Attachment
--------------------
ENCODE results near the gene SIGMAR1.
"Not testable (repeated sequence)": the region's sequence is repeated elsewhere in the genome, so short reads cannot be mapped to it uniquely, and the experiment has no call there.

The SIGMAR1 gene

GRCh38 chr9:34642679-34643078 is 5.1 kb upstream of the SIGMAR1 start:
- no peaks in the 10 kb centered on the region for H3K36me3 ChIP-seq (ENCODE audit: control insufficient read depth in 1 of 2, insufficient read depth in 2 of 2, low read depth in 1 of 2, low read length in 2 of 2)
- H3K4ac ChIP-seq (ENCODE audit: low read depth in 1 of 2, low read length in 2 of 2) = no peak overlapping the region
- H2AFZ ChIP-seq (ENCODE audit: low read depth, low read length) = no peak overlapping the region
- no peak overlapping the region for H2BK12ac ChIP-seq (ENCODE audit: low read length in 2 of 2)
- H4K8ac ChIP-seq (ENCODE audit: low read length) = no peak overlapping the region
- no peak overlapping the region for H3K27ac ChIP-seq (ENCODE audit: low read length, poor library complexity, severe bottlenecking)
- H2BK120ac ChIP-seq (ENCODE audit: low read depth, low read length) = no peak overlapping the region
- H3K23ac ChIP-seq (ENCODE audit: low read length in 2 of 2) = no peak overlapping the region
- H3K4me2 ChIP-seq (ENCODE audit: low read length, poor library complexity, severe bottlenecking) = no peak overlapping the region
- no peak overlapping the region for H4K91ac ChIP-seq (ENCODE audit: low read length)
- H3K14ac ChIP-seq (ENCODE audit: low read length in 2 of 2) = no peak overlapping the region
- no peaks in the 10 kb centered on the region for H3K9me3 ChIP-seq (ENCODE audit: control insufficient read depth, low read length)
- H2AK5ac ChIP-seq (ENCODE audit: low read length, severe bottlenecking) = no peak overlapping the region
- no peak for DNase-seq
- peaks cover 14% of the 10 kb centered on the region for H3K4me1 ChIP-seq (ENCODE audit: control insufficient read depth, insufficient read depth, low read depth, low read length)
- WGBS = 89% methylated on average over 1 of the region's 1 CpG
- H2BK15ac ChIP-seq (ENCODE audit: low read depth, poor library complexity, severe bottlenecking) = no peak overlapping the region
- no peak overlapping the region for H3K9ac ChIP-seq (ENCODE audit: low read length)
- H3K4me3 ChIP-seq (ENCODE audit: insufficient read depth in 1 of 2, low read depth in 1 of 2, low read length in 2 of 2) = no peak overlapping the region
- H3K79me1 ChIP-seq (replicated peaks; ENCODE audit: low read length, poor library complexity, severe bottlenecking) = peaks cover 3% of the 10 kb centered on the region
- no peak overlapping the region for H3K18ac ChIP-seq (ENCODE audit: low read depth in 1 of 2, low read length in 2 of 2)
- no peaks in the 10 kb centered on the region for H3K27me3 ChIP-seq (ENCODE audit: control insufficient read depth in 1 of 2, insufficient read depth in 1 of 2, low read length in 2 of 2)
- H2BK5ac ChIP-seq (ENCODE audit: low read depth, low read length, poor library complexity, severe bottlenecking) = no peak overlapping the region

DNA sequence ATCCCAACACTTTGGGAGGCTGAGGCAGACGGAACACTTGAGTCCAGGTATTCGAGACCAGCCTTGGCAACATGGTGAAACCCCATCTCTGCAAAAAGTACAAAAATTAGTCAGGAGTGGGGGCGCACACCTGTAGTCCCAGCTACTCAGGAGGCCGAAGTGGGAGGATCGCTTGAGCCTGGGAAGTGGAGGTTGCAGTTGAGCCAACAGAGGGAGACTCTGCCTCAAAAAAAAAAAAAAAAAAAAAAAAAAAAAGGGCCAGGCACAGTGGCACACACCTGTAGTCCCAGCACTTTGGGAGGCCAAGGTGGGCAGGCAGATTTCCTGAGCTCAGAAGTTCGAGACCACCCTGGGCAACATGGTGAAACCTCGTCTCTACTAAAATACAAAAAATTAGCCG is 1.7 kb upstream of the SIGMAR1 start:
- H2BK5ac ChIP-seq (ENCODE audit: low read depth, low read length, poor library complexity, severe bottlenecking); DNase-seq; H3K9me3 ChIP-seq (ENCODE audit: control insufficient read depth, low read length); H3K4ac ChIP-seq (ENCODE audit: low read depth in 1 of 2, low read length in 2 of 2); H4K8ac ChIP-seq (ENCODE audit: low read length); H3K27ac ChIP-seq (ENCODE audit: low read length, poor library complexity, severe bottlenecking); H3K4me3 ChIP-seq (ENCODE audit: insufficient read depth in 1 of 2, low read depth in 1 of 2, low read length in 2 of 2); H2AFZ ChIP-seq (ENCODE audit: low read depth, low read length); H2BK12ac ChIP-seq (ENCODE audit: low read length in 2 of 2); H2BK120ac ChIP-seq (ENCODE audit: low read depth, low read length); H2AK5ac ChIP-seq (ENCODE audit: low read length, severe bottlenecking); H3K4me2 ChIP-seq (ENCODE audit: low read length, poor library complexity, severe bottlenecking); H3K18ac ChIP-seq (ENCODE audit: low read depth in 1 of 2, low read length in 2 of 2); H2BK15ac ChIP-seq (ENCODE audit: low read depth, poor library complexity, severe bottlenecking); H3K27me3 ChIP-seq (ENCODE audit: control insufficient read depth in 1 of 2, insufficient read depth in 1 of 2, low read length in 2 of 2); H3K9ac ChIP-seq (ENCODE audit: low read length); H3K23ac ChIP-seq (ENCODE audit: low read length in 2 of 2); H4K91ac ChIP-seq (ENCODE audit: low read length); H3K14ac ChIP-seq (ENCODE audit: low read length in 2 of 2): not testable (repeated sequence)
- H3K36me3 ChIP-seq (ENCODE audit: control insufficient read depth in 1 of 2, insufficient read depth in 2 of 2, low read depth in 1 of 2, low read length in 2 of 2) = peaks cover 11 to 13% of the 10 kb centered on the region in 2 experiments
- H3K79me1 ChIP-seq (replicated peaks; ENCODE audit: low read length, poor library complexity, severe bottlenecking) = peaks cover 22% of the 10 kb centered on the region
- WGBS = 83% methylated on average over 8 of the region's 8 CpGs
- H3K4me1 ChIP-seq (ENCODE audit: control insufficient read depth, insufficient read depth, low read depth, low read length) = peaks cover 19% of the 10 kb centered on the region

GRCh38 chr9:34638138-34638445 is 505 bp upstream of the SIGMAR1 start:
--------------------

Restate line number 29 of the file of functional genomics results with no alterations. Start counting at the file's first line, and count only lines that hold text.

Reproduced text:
- H2BK5ac ChIP-seq (ENCODE audit: low read depth, low read length, poor library complexity, severe bottlenecking); DNase-seq; H3K9me3 ChIP-seq (ENCODE audit: control insufficient read depth, low read length); H3K4ac ChIP-seq (ENCODE audit: low read depth in 1 of 2, low read length in 2 of 2); H4K8ac ChIP-seq (ENCODE audit: low read length); H3K27ac ChIP-seq (ENCODE audit: low read length, poor library complexity, severe bottlenecking); H3K4me3 ChIP-seq (ENCODE audit: insufficient read depth in 1 of 2, low read depth in 1 of 2, low read length in 2 of 2); H2AFZ ChIP-seq (ENCODE audit: low read depth, low read length); H2BK12ac ChIP-seq (ENCODE audit: low read length in 2 of 2); H2BK120ac ChIP-seq (ENCODE audit: low read depth, low read length); H2AK5ac ChIP-seq (ENCODE audit: low read length, severe bottlenecking); H3K4me2 ChIP-seq (ENCODE audit: low read length, poor library complexity, severe bottlenecking); H3K18ac ChIP-seq (ENCODE audit: low read depth in 1 of 2, low read length in 2 of 2); H2BK15ac ChIP-seq (ENCODE audit: low read depth, poor library complexity, severe bottlenecking); H3K27me3 ChIP-seq (ENCODE audit: control insufficient read depth in 1 of 2, insufficient read depth in 1 of 2, low read length in 2 of 2); H3K9ac ChIP-seq (ENCODE audit: low read length); H3K23ac ChIP-seq (ENCODE audit: low read length in 2 of 2); H4K91ac ChIP-seq (ENCODE audit: low read length); H3K14ac ChIP-seq (ENCODE audit: low read length in 2 of 2): not testable (repeated sequence)